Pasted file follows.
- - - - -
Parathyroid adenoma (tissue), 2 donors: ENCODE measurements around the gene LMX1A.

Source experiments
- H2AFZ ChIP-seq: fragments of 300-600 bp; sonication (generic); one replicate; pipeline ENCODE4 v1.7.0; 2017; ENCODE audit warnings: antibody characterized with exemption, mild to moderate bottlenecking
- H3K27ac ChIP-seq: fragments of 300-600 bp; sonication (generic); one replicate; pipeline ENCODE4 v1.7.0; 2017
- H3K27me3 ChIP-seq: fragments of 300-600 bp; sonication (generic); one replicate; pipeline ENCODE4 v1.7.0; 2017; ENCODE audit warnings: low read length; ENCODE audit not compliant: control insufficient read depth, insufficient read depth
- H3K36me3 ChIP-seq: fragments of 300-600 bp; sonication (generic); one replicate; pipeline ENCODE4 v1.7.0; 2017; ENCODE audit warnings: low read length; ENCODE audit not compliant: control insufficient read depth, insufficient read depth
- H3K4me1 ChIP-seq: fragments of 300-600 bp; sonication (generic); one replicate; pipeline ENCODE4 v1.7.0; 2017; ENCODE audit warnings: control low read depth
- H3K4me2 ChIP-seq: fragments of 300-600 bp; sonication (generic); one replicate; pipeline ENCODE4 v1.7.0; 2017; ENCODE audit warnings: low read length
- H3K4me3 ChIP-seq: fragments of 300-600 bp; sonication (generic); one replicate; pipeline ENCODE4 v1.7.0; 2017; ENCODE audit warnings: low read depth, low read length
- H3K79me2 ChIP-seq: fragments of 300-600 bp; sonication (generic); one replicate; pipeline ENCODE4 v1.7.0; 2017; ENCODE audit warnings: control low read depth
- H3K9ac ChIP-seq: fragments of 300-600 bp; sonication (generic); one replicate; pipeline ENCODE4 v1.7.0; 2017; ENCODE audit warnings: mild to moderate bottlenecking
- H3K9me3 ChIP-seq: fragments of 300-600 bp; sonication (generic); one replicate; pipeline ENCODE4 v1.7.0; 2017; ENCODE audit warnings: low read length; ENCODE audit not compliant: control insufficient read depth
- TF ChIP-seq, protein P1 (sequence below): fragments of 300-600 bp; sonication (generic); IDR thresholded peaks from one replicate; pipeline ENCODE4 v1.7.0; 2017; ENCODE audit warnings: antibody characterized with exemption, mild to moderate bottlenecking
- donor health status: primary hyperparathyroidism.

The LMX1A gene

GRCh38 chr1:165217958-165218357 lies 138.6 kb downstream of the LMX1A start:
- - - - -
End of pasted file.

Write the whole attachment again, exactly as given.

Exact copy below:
Parathyroid adenoma (tissue), 2 donors: ENCODE measurements around the gene LMX1A.

Source experiments
- H2AFZ ChIP-seq: fragments of 300-600 bp; sonication (generic); one replicate; pipeline ENCODE4 v1.7.0; 2017; ENCODE audit warnings: antibody characterized with exemption, mild to moderate bottlenecking
- H3K27ac ChIP-seq: fragments of 300-600 bp; sonication (generic); one replicate; pipeline ENCODE4 v1.7.0; 2017
- H3K27me3 ChIP-seq: fragments of 300-600 bp; sonication (generic); one replicate; pipeline ENCODE4 v1.7.0; 2017; ENCODE audit warnings: low read length; ENCODE audit not compliant: control insufficient read depth, insufficient read depth
- H3K36me3 ChIP-seq: fragments of 300-600 bp; sonication (generic); one replicate; pipeline ENCODE4 v1.7.0; 2017; ENCODE audit warnings: low read length; ENCODE audit not compliant: control insufficient read depth, insufficient read depth
- H3K4me1 ChIP-seq: fragments of 300-600 bp; sonication (generic); one replicate; pipeline ENCODE4 v1.7.0; 2017; ENCODE audit warnings: control low read depth
- H3K4me2 ChIP-seq: fragments of 300-600 bp; sonication (generic); one replicate; pipeline ENCODE4 v1.7.0; 2017; ENCODE audit warnings: low read length
- H3K4me3 ChIP-seq: fragments of 300-600 bp; sonication (generic); one replicate; pipeline ENCODE4 v1.7.0; 2017; ENCODE audit warnings: low read depth, low read length
- H3K79me2 ChIP-seq: fragments of 300-600 bp; sonication (generic); one replicate; pipeline ENCODE4 v1.7.0; 2017; ENCODE audit warnings: control low read depth
- H3K9ac ChIP-seq: fragments of 300-600 bp; sonication (generic); one replicate; pipeline ENCODE4 v1.7.0; 2017; ENCODE audit warnings: mild to moderate bottlenecking
- H3K9me3 ChIP-seq: fragments of 300-600 bp; sonication (generic); one replicate; pipeline ENCODE4 v1.7.0; 2017; ENCODE audit warnings: low read length; ENCODE audit not compliant: control insufficient read depth
- TF ChIP-seq, protein P1 (sequence below): fragments of 300-600 bp; sonication (generic); IDR thresholded peaks from one replicate; pipeline ENCODE4 v1.7.0; 2017; ENCODE audit warnings: antibody characterized with exemption, mild to moderate bottlenecking
- donor health status: primary hyperparathyroidism.

The LMX1A gene

GRCh38 chr1:165217958-165218357 lies 138.6 kb downstream of the LMX1A start: